Professor Richard Dawkins recently said that most Muslims were creationists, and their children are taught that the theory of evolution is wrong, which causes a huge problem in schools.
He’s largely correct, and the Muslim world desperately needs to debate the matter properly without fear, since science can neither prove nor disprove God. Whereas the Christian world, where Charles Darwin first proposed his thesis, has had a century and a half to come to terms with the theory of evolution, it has only begun to be taught rather recently in the Muslim world, where faith and religious practice is still relatively strong.
No wonder then that the theory is opposed by some religious elements, especially those that are ignorant of science. Snazzy websites, videos and books produced by fundamentalist Muslim “creationists” such as those at www.harunyahya.com, are obscuring clear scientific thinking.
Creation or evolution? Many believers in God have no problem with an obvious solution: that God created man via evolution. Here is some explanation of this view from a Muslim perspective.
I have a background in physical sciences, not biological ones, but there are parallels. Just as we can see clear evidence for the fact that planets, stars and galaxies evolved very gradually over the last 13 billion years since the big bang and weren’t just beamed into existence by God, it would seem intuitive that life in its breathtaking variety on Earth also arose through a gradual evolutionary processes. There are plenty of Muslim biologists who have no doubt about the essential correctness of evolutionary theory.
The Qur’an teaches that humanity began with Adam, whose wife Eve was made “of like nature”. The raw materials from which Adam was created are variously described as dust, clay and water, ie a mixture of water and minerals found on earth and in its soil. God completed the creation of Adam, breathed his spirit into him and taught him the names of everything. Since the angels were ignorant of these names, he commanded them to bow down to Adam, to symbolise human superiority over angels due to our free will, intelligence, capacity to understand and express ourselves in eloquent language.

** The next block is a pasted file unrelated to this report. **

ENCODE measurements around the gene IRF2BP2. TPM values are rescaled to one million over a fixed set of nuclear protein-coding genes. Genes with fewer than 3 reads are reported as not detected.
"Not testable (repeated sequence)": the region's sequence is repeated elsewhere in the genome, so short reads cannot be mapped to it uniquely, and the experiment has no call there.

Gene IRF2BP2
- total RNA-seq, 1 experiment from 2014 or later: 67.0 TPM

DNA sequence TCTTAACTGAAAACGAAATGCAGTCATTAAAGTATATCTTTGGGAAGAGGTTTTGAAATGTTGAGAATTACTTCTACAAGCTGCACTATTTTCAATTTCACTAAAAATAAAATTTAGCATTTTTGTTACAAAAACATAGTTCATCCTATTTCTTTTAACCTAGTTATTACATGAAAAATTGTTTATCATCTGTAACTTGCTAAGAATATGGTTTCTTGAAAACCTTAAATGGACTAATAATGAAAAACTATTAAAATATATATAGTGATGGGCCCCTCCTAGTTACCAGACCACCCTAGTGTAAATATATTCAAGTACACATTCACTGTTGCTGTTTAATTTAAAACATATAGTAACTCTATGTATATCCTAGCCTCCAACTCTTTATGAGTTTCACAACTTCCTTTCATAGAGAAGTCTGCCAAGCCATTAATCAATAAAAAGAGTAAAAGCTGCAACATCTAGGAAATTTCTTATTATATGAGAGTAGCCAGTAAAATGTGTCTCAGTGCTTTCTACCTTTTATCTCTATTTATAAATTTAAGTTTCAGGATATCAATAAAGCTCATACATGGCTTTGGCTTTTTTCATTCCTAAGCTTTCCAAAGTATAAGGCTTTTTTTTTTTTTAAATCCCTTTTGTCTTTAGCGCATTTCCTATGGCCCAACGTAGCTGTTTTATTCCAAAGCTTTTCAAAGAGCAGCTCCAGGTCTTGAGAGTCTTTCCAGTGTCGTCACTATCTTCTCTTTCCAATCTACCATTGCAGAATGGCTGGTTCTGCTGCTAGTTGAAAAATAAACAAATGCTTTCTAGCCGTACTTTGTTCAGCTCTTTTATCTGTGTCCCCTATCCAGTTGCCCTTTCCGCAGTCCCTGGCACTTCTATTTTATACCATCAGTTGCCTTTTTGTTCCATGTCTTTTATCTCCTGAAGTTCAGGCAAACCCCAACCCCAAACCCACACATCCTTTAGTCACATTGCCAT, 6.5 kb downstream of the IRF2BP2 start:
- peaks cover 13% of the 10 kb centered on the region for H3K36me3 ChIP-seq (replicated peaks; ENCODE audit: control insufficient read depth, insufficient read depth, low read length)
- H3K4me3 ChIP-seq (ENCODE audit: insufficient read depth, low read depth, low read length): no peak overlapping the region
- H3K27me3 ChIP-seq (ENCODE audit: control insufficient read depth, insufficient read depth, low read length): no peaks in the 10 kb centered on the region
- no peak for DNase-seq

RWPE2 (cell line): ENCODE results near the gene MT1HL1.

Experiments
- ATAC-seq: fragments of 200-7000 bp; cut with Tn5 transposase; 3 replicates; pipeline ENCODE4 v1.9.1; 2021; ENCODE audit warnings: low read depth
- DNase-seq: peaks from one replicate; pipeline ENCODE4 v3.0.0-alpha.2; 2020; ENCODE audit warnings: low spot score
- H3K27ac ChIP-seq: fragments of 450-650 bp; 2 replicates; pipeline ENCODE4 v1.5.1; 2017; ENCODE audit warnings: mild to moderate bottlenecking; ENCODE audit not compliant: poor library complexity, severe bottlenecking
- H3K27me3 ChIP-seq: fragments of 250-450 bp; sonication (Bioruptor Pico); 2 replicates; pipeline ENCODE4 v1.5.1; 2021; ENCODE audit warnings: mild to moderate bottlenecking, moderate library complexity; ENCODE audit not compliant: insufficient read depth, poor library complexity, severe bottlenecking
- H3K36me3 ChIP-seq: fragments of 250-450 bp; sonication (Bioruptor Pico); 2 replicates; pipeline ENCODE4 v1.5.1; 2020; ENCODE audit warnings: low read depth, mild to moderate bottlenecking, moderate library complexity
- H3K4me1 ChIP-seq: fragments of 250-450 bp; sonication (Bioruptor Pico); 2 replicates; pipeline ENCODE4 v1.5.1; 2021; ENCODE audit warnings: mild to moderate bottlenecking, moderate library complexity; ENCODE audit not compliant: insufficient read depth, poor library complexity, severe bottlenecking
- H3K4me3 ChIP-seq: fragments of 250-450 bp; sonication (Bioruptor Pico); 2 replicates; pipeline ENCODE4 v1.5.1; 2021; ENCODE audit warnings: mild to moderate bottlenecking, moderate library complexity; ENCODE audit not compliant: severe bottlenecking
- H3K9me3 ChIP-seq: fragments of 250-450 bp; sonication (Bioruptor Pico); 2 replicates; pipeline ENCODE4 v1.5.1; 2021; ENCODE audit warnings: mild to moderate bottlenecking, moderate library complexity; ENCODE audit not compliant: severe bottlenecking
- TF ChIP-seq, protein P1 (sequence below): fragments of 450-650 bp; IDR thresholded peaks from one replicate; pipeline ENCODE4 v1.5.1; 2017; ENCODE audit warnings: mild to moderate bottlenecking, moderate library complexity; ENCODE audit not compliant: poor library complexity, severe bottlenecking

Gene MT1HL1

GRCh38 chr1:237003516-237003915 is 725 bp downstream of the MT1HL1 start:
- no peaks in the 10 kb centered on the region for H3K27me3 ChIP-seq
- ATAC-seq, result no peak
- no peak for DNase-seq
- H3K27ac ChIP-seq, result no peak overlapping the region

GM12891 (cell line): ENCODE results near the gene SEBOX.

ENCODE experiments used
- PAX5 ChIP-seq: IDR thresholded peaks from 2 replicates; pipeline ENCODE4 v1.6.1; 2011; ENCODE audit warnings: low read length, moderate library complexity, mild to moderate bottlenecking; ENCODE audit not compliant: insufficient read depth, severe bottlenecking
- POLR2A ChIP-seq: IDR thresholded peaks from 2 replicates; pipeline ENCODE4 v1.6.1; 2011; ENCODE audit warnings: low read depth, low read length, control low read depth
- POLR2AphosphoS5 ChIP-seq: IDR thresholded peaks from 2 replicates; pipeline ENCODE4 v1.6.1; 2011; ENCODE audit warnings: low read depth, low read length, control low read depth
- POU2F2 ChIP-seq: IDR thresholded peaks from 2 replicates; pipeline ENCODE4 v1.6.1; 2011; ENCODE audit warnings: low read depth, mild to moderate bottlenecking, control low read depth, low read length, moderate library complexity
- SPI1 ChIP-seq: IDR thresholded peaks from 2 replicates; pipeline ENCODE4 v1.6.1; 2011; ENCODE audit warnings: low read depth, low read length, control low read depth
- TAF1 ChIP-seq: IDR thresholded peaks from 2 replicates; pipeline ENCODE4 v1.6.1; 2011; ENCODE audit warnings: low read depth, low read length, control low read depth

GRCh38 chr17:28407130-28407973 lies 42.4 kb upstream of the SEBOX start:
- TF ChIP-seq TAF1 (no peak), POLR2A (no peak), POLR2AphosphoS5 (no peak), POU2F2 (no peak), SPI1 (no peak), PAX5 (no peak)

One problem is that many Muslims retain the simple picture that God created Adam from clay, much as a potter makes a statue, and then breathed into the lifeless statue and lo! it became a living human. This is a children’s madrasa-level understanding and Muslims really have to move on as adults and intellectuals, especially given the very serious scientific heritage of the medieval Islamic civilisation.
Another objection that is sometimes posed is the following: doesn’t evolution denigrate and insult all humans, but especially the prophets of God, by insisting that we all originate from apes? I reply that the theory doesn’t insult anyone, but does remind us of the humble origins of our created form. This is nothing new or blasphemous, since numerous Qur’anic verses remind us that we are all created from “dust” via sexual discharges: “despised drops of water”. Those verses clearly do not insult the prophets. Meanwhile, our spiritual form remains the most exalted, since it is from the spirit of God breathed into Adam: we exist for the most noble purpose of knowing and loving God, freely and after having been given a choice.
Another irony in this whole debate is that several medieval Islamic thinkers had ideas that were broadly similar to the theory of evolution. The 10th-century Persian philosopher Ibn Miskawayh may have had ideas about the natural world that were, broadly speaking, evolutionist. The 14th-century philosopher Ibn Khaldun wrote:
One should then look at the world of creation. It started out from the minerals and progressed, in an ingenious, gradual manner, to plants and animals.
Although Ibn Khaldun wasn’t speaking directly about evolution in the modern sense, I don’t think he would have had a major problem with Darwin’s theory, judging from the passage above. But it is precisely the loss of the heritage of people like Ibn Khaldun that has led to the current, appalling state of science in the Muslim world and the Muslim consciousness.
By Usama Hasan, published in The Guardian, September 11th 2008.